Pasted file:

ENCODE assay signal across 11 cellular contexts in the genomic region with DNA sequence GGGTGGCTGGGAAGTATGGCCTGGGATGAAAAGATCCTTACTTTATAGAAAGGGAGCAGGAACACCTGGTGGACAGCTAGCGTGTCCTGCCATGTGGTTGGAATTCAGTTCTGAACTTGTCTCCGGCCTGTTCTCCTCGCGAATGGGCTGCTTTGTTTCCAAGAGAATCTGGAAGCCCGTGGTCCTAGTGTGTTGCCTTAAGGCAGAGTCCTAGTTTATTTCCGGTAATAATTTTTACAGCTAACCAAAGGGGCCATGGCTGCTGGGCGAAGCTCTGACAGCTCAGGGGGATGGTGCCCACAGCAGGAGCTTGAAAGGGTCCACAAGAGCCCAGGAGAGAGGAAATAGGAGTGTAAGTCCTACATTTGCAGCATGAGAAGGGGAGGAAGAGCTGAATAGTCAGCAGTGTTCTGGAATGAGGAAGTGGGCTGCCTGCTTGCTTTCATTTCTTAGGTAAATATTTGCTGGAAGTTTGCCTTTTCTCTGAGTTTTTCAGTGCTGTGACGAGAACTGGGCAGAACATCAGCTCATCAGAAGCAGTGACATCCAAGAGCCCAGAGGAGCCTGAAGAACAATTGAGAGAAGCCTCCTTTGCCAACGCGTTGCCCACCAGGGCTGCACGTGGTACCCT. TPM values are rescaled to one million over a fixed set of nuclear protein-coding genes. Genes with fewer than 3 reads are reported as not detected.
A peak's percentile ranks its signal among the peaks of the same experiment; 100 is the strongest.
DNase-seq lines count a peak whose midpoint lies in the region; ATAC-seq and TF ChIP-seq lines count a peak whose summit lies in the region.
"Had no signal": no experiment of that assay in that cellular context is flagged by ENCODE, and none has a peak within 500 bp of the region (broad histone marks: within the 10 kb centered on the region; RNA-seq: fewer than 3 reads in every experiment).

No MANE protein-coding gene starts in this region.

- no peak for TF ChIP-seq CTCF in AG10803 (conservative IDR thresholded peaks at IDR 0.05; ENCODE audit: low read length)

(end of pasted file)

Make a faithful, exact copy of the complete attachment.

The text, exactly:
ENCODE assay signal across 11 cellular contexts in the genomic region with DNA sequence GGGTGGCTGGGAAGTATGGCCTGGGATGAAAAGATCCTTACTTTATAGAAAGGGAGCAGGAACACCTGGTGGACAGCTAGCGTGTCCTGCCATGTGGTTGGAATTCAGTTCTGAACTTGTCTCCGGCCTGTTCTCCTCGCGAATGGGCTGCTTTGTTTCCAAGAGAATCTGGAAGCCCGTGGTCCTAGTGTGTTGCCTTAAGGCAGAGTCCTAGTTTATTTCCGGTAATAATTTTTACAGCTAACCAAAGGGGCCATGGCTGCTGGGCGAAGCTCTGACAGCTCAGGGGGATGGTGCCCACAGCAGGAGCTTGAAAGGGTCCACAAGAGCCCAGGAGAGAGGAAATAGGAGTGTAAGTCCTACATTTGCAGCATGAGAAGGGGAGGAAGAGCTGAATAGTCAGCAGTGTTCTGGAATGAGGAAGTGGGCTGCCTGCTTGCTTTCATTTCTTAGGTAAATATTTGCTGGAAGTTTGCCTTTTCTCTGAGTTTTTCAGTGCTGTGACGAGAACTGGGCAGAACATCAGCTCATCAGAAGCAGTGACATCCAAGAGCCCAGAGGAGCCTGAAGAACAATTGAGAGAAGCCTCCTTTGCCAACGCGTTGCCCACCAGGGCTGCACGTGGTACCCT. TPM values are rescaled to one million over a fixed set of nuclear protein-coding genes. Genes with fewer than 3 reads are reported as not detected.
A peak's percentile ranks its signal among the peaks of the same experiment; 100 is the strongest.
DNase-seq lines count a peak whose midpoint lies in the region; ATAC-seq and TF ChIP-seq lines count a peak whose summit lies in the region.
"Had no signal": no experiment of that assay in that cellular context is flagged by ENCODE, and none has a peak within 500 bp of the region (broad histone marks: within the 10 kb centered on the region; RNA-seq: fewer than 3 reads in every experiment).

No MANE protein-coding gene starts in this region.

- no peak for TF ChIP-seq CTCF in AG10803 (conservative IDR thresholded peaks at IDR 0.05; ENCODE audit: low read length)